Public Law 111-5, carry-over funds could only be used to provide 
assistance (i.e., ongoing basic needs payments, and supportive services 
such as transportation and child care to families who are not 
employed). Section 2103 of Division B of Public Law 111-5 amends 
section 404(e) of the Social Security Act (Act) by allowing States, 
District of Columbia, the Territories and Tribes to use the carry-over 
funds for any allowable TANF benefit, service, or activity (such as job 
skills training or re-training activities, employment counseling 
services, parental counseling services, teen pregnancy prevention 
activities, services for victims of domestic violence, after-school 
programs)--and not just assistance.
    Thus, the policy reflected in this interim final rule is effective 
immediately and applies to all Federal TANF funds carried over into 
fiscal year 2009 as well as to all future Federal TANF funds carried 
over into a subsequent year.
    Herein after and as defined in section 419(5) of the Social 
Security Act, we will use ``States'' to mean the 50 States of the 
United States, the District of Columbia, the Commonwealth of Puerto 
Rico, the United States Virgin Islands, Guam, and American Samoa. 
(However, American Samoa has chosen not to participate in the TANF 
program.)

III. Regulatory Provisions

    As discussed below, section 2103 of Public Law 111-5 requires a 
change in the Tribal TANF regulation at 45 CFR 286.60. The TANF 
regulations at 45 CFR Part 263, applicable to States and Territories, 
require no change.

Part 286--Tribal TANF Provisions

Section 286.60: Must Tribes obligate all Tribal Family Assistance Grant 
funds by the end of the fiscal year in which they are awarded?

    Under prior law, section 404(e) of the Act, entitled ``Authority to 
Reserve Certain Amounts for Assistance,'' allowed States and Indian 
Tribes

[[Page 25162]]

operating approved Tribal TANF programs (Tribes) to reserve Federal 
TANF funds that they receive ``for any fiscal year for the purpose of 
providing, without fiscal year limitation, assistance under the State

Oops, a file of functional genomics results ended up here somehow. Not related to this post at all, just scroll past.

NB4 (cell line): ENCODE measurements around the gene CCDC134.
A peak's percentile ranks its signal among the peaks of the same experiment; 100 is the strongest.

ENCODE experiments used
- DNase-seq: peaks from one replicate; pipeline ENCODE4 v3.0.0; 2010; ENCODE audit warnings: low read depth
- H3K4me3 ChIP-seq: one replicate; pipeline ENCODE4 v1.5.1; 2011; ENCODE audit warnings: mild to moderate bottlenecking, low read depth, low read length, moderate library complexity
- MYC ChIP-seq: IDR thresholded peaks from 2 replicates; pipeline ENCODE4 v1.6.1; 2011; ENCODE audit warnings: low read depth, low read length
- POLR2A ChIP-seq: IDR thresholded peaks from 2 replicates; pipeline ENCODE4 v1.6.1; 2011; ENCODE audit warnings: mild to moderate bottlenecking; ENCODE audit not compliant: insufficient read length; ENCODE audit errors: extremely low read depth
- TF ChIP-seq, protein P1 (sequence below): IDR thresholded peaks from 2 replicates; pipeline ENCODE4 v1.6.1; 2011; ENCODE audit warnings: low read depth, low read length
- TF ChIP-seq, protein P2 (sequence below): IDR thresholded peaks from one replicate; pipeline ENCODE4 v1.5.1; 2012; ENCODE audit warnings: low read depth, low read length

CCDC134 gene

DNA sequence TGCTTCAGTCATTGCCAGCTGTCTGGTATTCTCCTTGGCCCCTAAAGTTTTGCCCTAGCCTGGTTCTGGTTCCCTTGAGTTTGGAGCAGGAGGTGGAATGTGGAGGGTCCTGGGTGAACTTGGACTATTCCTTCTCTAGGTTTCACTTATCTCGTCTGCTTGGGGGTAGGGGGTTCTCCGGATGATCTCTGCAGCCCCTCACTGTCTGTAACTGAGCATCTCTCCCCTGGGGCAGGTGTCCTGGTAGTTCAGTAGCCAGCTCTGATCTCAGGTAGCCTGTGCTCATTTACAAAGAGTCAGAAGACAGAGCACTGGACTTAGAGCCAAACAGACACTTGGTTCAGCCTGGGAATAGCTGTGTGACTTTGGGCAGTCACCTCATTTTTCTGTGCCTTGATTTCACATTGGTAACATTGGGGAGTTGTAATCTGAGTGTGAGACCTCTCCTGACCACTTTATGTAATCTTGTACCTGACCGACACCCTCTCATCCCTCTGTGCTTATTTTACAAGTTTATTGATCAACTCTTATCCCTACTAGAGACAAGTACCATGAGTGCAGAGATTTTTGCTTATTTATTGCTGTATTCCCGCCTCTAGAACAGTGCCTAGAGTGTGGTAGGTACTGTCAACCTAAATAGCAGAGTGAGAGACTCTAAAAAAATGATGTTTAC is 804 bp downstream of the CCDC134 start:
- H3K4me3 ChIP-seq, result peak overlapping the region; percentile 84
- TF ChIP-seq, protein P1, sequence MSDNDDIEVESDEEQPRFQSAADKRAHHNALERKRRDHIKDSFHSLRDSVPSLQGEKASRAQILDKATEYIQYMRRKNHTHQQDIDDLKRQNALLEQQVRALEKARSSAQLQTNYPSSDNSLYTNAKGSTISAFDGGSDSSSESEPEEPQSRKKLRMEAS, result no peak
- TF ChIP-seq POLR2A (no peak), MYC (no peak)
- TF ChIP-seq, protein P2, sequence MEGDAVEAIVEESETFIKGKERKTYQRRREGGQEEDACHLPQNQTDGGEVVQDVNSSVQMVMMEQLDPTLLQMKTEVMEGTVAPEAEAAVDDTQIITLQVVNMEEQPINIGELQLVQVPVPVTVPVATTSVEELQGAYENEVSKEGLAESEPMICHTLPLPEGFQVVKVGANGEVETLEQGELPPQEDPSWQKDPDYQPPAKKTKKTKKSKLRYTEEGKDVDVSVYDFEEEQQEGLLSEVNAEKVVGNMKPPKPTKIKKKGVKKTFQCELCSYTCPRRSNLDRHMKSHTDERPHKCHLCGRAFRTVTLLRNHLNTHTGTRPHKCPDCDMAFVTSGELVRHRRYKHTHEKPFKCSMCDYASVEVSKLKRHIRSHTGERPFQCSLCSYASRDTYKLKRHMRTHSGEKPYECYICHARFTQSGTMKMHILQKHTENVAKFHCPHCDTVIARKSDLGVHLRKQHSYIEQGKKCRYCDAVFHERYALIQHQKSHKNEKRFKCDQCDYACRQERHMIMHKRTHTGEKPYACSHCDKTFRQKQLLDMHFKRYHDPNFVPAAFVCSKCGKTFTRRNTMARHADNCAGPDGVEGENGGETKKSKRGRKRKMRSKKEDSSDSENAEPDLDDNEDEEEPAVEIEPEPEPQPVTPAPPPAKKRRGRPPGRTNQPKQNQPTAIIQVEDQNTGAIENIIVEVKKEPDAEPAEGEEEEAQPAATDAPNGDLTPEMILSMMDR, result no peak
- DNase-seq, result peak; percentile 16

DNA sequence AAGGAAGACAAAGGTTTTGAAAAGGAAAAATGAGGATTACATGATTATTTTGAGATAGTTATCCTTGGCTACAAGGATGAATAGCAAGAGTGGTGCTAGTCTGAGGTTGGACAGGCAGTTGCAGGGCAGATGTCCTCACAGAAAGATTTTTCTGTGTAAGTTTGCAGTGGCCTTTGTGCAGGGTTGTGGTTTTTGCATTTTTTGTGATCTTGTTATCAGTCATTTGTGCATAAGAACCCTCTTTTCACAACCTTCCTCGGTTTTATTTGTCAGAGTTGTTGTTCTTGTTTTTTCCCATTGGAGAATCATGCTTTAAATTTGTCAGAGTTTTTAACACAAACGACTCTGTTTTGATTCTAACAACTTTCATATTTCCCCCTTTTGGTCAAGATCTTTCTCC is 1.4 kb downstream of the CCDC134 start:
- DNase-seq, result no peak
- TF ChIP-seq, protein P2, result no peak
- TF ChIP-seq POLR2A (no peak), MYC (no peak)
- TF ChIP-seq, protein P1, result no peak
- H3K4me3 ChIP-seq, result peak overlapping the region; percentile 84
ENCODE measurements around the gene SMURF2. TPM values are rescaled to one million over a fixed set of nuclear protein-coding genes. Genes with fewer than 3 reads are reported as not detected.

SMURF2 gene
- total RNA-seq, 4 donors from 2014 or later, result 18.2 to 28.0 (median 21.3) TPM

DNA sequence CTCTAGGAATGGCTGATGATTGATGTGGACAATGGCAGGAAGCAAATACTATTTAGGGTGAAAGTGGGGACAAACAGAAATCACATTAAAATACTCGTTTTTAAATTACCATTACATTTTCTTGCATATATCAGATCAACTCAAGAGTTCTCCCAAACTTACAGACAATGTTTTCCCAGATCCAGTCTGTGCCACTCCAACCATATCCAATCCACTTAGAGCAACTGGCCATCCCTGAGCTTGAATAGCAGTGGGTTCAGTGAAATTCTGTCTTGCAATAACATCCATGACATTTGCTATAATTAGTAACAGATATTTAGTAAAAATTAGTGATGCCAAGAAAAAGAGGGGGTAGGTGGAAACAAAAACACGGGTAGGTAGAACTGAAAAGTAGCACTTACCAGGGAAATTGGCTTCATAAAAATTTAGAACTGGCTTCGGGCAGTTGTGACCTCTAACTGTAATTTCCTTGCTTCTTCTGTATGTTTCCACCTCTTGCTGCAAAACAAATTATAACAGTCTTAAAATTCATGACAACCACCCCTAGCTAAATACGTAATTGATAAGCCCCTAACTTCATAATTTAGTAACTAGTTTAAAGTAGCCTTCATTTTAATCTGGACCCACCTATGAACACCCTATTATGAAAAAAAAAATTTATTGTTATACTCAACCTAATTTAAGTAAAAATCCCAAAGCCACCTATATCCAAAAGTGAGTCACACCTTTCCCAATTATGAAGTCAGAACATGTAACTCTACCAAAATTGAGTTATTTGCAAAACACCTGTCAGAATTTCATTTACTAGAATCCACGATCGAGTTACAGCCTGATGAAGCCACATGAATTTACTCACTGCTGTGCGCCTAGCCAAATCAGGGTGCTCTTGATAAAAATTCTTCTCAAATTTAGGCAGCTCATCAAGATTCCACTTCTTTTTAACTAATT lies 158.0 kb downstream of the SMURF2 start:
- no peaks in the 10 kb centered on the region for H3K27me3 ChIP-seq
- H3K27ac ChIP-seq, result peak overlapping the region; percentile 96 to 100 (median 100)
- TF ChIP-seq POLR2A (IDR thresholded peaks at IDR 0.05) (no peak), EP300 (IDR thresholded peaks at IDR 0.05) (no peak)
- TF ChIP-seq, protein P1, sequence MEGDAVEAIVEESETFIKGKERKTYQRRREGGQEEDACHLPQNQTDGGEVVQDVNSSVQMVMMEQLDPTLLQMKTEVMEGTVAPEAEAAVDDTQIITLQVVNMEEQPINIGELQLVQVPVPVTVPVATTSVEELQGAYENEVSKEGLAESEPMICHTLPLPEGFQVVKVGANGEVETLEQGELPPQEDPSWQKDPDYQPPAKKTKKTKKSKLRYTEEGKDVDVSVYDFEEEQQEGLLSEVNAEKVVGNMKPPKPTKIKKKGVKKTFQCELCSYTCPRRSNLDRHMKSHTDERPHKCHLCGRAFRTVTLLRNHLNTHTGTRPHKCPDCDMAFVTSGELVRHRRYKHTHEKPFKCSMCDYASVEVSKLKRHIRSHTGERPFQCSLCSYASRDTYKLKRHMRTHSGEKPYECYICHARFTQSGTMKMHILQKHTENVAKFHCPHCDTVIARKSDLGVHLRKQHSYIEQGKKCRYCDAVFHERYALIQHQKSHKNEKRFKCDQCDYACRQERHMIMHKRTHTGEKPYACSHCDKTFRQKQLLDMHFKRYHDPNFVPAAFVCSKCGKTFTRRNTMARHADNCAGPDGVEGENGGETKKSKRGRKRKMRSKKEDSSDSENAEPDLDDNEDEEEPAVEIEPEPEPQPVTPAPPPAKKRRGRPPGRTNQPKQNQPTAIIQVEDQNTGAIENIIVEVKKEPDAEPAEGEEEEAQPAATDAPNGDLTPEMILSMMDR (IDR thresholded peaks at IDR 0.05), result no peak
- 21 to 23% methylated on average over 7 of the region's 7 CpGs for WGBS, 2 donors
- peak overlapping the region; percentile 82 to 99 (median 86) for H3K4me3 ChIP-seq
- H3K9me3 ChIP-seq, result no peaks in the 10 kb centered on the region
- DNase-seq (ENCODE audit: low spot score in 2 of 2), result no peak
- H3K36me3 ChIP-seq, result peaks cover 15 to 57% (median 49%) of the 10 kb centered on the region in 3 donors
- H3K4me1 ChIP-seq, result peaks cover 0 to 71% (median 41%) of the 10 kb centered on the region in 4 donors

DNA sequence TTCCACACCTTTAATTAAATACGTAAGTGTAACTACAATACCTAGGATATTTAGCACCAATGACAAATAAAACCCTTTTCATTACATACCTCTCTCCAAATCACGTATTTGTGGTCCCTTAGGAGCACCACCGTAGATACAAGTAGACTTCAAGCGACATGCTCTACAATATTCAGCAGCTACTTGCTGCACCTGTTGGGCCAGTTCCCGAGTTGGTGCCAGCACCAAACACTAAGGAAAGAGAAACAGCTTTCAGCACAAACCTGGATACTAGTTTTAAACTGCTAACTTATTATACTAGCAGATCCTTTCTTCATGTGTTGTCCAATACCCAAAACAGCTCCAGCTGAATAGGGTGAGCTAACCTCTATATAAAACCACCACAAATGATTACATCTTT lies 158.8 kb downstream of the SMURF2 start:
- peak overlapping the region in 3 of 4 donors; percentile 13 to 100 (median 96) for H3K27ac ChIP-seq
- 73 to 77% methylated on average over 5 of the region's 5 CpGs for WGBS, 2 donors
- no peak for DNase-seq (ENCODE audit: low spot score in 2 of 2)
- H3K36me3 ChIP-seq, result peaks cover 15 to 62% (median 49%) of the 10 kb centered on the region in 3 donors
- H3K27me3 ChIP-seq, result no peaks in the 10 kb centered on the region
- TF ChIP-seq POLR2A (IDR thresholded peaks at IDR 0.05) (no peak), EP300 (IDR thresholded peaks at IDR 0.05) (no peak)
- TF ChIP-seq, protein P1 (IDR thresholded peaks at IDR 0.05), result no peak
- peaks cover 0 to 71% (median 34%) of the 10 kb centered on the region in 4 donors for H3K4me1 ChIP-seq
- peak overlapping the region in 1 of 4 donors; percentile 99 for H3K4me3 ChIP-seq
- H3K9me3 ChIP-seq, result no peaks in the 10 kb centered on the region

or tribal program funded under this part'' (Title IV, Part A of the 
Act). Based on the reading of this section, we concluded that States 
and Tribes could only use reserve or ``carry-over'' funds to provide 
TANF assistance, defined in 45 CFR 260.31 for States and in 45 CFR 
286.10 for Tribes, and to pay for the administrative expenses 
associated with providing the assistance. The statutory wording also 
precluded States from transferring ``carry-over'' funds to either the 
Social Services Block Grant Program (SSBG) under title XX of the Act or 
the Child Care and Development Block Grant Program (also known as the 
Child Care Discretionary Fund within the Child Care and Development 
Fund (CCDF)). (The transfer provision in section 404(d) of the Act does 
not apply to Tribes.)
    Section 2103 of Division B of Public Law 111-5 (American Recovery 
and Reinvestment Act of 2009) amended section 404(e) of the Social 
Security Act. The amendment allows States and Tribes to use unspent 
Federal TANF funds carried over from prior fiscal years ``to provide, 
without fiscal year limitation, any benefit or service that may be 
provided under the State or tribal program funded under this part.'' 
Thus, States and Tribes are no longer restricted to using carry-over 
TANF funds to provide benefits that specifically meet the definition of 
assistance. States and Tribes may expend carry-over funds for any 
allowable TANF benefit, service, or activity. Because the amended 
section 404(e) continues to specify that carry-over funds may only be 
used ``under this part''--i.e., in the TANF program, States may not 
transfer any carry-over funds to either CCDF or the SSBG program. 
States may only transfer current year Federal TANF funds (up to the 
statutory limit) to these programs.
    Accordingly, we have amended Sec.  286.60 because the limitation on 
the use of carry-over funds explicitly appears in this section. We have 
deleted paragraph (b) which previously read, ``A Tribe may expend funds 
beyond the fiscal year in which awarded only on benefits that meet the 
definition of assistance at Sec.  286.10 or on the administrative costs 
directly associated with providing that assistance.'' This sentence is 
no longer accurate because the law removes the restriction. We have 
revised the remaining language to provide that a Tribe may reserve 
amounts awarded to it, without fiscal year limitation, to provide 
assistance, benefits, and services in accordance with the requirements